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C++ Compilation Process

Last Updated on November 30, 2023 by Ankit Kochar

The compilation process in C++ is an essential aspect of software development, serving as the bridge between human-readable source code and machine-executable binary files. Understanding this process is crucial for C++ programmers to create efficient, error-free applications. The compilation process involves several steps, including preprocessing, compilation, assembly, and linking, each playing a significant role in converting C++ code into an executable program. Delving into the intricacies of this process unveils the magic behind how code is transformed into software that computers can understand and execute.

What is Compilation Process

The compilation process in C++ involves translating human-readable source code into machine-readable binary code that can be executed by a computer. The C++ compilation process has two steps: first, the source code is converted into object code, an intermediate representation, and then the object code is connected with other files and libraries to produce an executable file.

There are four steps in the C++ compilation process that converts source code into machine-readable code:

  • Preprocessing
  • Compilation
  • Assembling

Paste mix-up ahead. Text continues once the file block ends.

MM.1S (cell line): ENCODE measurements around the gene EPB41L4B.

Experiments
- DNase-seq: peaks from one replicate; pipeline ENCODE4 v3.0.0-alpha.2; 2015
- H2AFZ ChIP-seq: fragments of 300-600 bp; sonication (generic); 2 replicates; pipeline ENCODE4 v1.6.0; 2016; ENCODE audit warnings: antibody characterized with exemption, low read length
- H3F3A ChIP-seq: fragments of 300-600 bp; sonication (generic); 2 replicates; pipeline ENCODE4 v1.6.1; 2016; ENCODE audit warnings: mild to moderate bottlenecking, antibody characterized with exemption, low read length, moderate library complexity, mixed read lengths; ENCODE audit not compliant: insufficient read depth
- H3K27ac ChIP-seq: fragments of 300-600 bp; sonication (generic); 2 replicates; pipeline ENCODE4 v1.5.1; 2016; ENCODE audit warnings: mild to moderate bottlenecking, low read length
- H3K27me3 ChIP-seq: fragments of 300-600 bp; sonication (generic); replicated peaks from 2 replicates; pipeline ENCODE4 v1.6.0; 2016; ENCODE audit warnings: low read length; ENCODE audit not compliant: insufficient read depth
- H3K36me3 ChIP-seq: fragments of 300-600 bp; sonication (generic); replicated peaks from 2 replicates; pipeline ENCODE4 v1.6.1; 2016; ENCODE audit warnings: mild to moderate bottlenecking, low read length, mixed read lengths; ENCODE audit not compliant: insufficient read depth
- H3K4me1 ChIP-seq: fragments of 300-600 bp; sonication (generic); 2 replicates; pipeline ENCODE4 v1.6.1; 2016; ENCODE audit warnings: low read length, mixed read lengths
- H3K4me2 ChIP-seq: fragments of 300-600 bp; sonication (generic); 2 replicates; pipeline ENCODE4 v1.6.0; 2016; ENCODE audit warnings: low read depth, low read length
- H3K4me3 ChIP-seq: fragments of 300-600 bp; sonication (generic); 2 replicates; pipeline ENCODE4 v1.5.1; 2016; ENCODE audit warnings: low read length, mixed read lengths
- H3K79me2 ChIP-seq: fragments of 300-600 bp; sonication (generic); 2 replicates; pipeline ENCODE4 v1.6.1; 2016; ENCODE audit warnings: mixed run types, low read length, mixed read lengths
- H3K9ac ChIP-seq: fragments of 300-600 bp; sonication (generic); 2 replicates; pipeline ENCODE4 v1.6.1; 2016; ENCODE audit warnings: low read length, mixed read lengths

• Linking

The Preprocessor

By using the preprocessor, it can include additional files in the project without worrying about the C++ translation of the syntax. It operates on a single source file at a time, replacing #include directives with their contents replacing macro define statements with ifdef/endif clauses, and making choices based on the "#if" command. After all of this, the preprocessor generates a single output, a stream of tokens resulting from the alterations mentioned. Also, it contains a few special markers that identify each line’s production location so the compiler can provide helpful error messages. Using #if and #error directives wisely can cause some issues to appear.


The output of the preprocessor is compiled during the assembly phase. The compiler turns assembly language into pure C++ source code, which it then parses and builds. The underlying back-end is then called, compiling the code into machine language and creating a genuine binary file in some format. The syntax for the symbols defined in the input is contained in this file. In object files, symbols are referred to by name. Object files can make references to symbols that aren’t specified. This is the case when you use a declaration without giving it a definition. Given that we are defining an array inside another, this is an excellent illustration of when the cast was required. As long as the source code is valid, the Cpp compiler doesn’t care about this and will gladly create the object file. At this point, most compilers let you terminate the compilation process. This is highly useful because it enables you to separately compile each source code file. The advantage of this is that if only one file is modified, you don’t have to recompile everything.


Source code is transformed into object code by the assembler. On a UNIX system, you can notice files with the .o extension, which stand for object code files (.OBJ on MSDOS). The object files are processed by the assembler, which transforms their assembly code into machine language instructions. A relocatable object code is a file that is created. As a result, the compilation procedure creates an object code that is relocatable and may be utilized in other locations without the need for additional compilation.